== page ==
Ericsson Nears CDMA Target
The Swedish vendor is traditionally associated with the European-backed GSM (Global System for Mobile communications) and UMTS (Universal Mobile Telecommunication System) sectors, battling for the top spot with Finland's Nokia Corp. (NYSE: NOK).
The vendor raised eyebrows in 2002, however, by declaring its intention to win a top-three place and a 15 percent market share in the rival CDMA business – a "spread-spectrum," digital, cellular air interface technology mainly used in the U.S. and South Korea (see Ericsson's CDMA Cheer and Ericsson Eats Into CDMA).
Such ambitions were initially met with a heavy dose of skepticism from analysts and rival vendors, but the latest report from Nomura Holdings Inc. suggests that the company is on track to achieve its goal.
"We think it will be around the 15 percent mark by the end of this year," says Dr. Richard Windsor, the author of the report. "They have gained a lot of share."
Windsor believes that such success can be attributed to Ericsson's ability to transfer much of the technology and hardware platforms developed for its larger UMTS business to the CDMA market (see Ericsson Ships Dualmode 3G and Ericsson Aims for Broader Base).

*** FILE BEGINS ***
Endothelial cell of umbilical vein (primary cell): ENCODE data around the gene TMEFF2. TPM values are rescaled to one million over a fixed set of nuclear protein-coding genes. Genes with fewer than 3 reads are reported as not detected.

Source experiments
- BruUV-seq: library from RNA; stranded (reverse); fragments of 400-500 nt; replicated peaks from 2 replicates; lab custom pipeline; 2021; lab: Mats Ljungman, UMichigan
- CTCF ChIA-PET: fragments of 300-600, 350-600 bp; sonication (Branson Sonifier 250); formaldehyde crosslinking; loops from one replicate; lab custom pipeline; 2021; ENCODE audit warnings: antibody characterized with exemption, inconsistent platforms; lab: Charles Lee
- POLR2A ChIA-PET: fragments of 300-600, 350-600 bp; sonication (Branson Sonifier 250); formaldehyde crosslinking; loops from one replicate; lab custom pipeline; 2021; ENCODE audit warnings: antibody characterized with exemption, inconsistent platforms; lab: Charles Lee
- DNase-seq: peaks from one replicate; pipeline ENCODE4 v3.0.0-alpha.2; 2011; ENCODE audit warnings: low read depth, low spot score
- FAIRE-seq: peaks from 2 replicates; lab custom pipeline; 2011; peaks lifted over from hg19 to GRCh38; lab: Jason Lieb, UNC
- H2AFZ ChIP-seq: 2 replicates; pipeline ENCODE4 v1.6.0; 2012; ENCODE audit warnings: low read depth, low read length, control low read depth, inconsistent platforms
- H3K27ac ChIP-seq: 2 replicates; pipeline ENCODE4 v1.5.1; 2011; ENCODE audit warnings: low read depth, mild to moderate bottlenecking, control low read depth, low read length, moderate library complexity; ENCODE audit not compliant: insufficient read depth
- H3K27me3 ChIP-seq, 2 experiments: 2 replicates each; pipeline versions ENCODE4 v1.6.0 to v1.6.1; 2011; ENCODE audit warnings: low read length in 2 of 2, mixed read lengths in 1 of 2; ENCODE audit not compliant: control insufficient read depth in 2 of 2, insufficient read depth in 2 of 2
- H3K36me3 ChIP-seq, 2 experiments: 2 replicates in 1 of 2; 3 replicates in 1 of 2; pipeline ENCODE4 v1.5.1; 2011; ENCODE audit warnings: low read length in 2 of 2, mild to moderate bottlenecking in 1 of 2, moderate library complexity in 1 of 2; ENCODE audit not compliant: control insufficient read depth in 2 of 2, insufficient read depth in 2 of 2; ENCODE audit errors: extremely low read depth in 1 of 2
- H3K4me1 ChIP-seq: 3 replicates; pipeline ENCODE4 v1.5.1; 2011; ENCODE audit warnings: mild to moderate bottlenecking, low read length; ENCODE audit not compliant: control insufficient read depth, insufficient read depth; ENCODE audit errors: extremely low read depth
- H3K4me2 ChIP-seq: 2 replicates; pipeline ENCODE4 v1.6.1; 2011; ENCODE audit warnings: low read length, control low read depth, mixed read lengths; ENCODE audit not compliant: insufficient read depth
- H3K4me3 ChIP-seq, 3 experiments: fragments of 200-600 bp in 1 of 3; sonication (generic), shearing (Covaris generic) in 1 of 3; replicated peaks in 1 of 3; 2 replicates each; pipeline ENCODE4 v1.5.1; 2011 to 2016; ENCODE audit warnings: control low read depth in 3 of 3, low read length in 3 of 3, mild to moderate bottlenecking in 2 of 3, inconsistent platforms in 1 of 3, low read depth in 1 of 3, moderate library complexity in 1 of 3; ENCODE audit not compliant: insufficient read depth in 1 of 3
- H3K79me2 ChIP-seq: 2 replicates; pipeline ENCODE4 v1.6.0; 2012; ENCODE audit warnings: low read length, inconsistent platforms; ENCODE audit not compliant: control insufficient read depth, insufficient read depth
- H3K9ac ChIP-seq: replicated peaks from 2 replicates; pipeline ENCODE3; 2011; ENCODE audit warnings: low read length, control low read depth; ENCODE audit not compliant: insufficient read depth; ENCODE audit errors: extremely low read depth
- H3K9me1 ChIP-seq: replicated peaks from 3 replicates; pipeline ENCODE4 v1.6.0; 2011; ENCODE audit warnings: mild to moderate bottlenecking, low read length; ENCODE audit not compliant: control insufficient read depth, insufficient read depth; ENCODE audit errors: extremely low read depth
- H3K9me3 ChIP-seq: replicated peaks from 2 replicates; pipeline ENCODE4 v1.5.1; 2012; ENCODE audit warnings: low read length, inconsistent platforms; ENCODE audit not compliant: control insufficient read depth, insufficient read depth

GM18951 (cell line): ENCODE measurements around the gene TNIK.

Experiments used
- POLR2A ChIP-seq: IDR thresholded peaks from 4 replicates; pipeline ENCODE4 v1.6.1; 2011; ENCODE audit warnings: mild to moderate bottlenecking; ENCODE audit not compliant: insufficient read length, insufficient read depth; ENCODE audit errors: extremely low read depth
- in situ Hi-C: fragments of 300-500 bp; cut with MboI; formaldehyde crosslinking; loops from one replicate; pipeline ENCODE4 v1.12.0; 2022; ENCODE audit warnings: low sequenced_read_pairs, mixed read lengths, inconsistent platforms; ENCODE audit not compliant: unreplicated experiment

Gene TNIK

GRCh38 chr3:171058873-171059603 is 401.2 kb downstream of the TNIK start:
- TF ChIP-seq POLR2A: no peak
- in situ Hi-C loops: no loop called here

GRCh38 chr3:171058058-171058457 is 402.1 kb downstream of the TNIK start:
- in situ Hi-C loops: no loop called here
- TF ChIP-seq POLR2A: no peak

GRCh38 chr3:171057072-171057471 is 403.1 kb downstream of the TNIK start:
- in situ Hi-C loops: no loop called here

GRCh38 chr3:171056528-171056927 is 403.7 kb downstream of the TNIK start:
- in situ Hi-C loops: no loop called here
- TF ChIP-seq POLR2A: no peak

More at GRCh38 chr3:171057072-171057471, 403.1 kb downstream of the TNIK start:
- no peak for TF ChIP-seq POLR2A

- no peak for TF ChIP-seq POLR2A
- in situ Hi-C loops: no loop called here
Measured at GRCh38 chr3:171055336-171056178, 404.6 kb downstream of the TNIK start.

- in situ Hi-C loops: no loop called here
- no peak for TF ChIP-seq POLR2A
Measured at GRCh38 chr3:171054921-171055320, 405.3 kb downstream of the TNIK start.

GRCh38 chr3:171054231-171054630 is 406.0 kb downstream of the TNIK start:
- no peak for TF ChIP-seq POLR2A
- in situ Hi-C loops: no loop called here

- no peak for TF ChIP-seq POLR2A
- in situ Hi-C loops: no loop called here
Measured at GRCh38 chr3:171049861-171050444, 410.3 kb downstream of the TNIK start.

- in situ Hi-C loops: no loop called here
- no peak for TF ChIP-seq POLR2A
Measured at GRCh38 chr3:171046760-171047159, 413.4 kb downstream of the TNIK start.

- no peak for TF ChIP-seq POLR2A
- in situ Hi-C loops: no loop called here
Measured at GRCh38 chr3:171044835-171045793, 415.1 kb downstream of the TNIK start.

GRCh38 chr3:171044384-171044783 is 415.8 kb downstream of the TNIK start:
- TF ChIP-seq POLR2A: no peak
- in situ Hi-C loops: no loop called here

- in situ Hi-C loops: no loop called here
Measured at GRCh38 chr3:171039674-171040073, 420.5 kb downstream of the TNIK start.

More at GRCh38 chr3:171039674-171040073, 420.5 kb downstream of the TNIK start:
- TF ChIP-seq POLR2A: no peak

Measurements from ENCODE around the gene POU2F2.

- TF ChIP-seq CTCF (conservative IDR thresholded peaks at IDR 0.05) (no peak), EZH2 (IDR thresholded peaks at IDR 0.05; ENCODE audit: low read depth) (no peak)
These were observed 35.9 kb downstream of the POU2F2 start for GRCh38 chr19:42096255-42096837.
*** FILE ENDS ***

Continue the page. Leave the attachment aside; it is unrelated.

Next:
"The Ericsson offering has certain qualities to it that might make the likes of Motorola and Nortel sweat a bit. When UMTS starts to take off, the volume base on which Ericsson will be selling this stuff will be much greater than Motorola, Nortel, and even Lucent. Technologically, Ericsson's offering is pretty good, and they will have a good crack at eating away at Motorola and Nortel. It's a volume-based game, so they can certainly be very aggressive on price and still make money."
Analyst firm Gartner Inc. is also impressed with Ericsson's CDMA market growth. "We had them down at 10 percent in 2003 in terms of revenue, but I believe the CDMA business has been doing well," says principal analyst for mobile communications, Jason Chapman. "I was one of those folks saying it needs to grow market share or get rid of that business. The concerns that I had personally been expressing have changed. It's not the weak part of their business that it once was."
Ericsson itself does not publicly break down market infrastructure revenues. Calls to the vendor were left unanswered at press time.
— Justin Springham, Senior Editor, Europe, Unstrung